Guyana will vote in general and regional elections to pick a new government in early 2015, according to President Donald Ramotar. Speaking to the local media on Saturday, the president said this will be his next step following his prorogation of Guyana’s parliament on November 10, stating, “We will go to elections.”
The date will be confirmed for those elections very early in 2015, said the president, who hinted that it could be revealed during his New Year’s address to the nation. The head of state explained that the decision to confirm a date in 2015 was intended to ensure Guyanese Christmas spirit isn’t dampened.
Addressing the media on Saturday, Ramotar said, “We will not disrupt and damper the Christmas spirit with the evident purposeless parliamentary debates.”
The president said that the objectives of the prorogation were lost with the parliamentary opposition’s refusal to engage in any dialogue. He explained that his previous decision was to preserve the life of the tenth Parliament, “so as to provide the political parties therein, another opportunity to address, to finality, the many issues that yet failed to have full parliamentary consideration.”
These issues included the Anti-Money Laundering and Countering the Financing of Terrorism legislation, the Amaila Falls Hydro Power Project, the Education and Telecommunication bills and Financial Expenditure of Public Funds Act.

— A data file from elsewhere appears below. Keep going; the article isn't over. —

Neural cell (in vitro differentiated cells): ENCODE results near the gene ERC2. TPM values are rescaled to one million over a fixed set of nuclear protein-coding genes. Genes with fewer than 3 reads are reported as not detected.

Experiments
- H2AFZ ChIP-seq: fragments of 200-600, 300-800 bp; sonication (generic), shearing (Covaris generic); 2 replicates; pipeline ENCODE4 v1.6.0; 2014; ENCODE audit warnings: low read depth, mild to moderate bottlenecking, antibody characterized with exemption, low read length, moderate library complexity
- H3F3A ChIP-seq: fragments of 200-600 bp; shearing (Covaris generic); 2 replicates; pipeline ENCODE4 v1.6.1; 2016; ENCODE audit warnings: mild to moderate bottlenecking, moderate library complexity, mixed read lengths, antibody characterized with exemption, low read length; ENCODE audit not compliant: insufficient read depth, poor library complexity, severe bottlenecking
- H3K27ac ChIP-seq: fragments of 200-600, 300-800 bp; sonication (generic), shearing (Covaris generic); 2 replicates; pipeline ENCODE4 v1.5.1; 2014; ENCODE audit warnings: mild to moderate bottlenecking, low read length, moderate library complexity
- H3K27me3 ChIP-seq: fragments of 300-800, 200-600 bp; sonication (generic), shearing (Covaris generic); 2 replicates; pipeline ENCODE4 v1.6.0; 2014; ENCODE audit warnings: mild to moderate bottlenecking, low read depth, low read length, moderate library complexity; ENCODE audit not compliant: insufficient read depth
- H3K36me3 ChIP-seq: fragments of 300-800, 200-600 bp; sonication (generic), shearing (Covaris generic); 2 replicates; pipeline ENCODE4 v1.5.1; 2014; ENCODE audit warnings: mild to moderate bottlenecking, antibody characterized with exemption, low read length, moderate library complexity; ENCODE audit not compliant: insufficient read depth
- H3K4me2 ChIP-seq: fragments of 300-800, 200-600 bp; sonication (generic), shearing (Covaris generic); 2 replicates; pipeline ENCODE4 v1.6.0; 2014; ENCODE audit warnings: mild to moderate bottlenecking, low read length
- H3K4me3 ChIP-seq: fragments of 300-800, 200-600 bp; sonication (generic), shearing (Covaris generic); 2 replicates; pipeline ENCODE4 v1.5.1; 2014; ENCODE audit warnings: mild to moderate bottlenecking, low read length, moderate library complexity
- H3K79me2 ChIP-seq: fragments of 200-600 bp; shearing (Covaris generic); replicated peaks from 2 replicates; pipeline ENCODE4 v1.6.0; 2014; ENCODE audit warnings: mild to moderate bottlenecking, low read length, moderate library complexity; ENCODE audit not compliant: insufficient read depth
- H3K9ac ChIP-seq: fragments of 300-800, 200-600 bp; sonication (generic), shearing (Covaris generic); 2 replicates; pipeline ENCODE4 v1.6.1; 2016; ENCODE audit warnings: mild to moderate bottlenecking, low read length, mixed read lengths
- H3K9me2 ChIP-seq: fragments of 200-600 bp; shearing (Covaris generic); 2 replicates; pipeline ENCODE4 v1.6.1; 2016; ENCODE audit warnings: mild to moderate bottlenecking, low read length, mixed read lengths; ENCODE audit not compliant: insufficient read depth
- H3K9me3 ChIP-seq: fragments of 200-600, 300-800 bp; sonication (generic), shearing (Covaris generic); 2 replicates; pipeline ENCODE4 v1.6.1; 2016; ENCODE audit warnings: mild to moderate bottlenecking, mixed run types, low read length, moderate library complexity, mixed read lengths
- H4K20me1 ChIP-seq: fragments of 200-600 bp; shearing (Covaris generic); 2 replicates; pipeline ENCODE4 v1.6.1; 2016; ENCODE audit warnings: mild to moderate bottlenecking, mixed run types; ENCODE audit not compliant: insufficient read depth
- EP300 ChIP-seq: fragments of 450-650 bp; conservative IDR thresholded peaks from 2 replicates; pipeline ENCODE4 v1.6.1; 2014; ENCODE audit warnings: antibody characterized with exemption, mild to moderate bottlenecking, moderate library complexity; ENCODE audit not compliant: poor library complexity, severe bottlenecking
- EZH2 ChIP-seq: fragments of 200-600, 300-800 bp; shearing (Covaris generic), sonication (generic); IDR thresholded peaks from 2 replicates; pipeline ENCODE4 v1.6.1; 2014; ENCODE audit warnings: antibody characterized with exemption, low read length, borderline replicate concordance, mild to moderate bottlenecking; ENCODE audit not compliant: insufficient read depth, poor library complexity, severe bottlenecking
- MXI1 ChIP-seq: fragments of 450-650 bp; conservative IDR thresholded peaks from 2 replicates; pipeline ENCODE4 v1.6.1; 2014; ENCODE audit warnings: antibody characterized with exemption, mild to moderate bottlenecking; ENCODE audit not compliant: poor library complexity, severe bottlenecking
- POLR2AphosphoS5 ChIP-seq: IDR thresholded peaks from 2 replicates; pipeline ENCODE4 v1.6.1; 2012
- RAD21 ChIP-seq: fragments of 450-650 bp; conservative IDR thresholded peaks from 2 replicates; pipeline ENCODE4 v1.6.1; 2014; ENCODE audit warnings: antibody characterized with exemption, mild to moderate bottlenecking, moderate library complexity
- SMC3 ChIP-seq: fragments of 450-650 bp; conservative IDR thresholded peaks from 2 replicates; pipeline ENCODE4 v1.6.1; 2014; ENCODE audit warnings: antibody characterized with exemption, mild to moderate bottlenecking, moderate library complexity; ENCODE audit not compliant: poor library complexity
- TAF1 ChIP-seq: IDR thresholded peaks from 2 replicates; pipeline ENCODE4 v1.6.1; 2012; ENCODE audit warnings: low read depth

The reaction of the parliamentary opposition was disappointing, according to Ramotar, who added that efforts were made to discredit him and deem his actions as unconstitutional.
“I wrote the leader of the opposition, I addressed the nation, I hosted stakeholders, my administration more than justified the resort to prorogation,” he said.
It was noted that prorogation also enabled more Guyanese to be enfranchised, even after the completion of the sixth round of Guyana Elections Commission’s (GECOM) continuous registration. This period also saw the rejection of his formal invitation to the main opposition leader David Granger to engage in dialogue, the negative response being sent to the president on December 4, following his invitation for dialogue on November 18.
It was following Granger’s response that Ramotar said his “reasoning was cemented” as to the way forward. He said he will consult with GECOM on its readiness to hold the elections and has already written the international community signaling his intention to go to the polls, along with his desire to have observer missions fielded.
Ramotar said he is confident of winning the next elections and also sure of regaining a parliamentary majority. He explained that Guyanese have learnt over the last three years from the outcomes, or lack thereof, of having a majority opposition.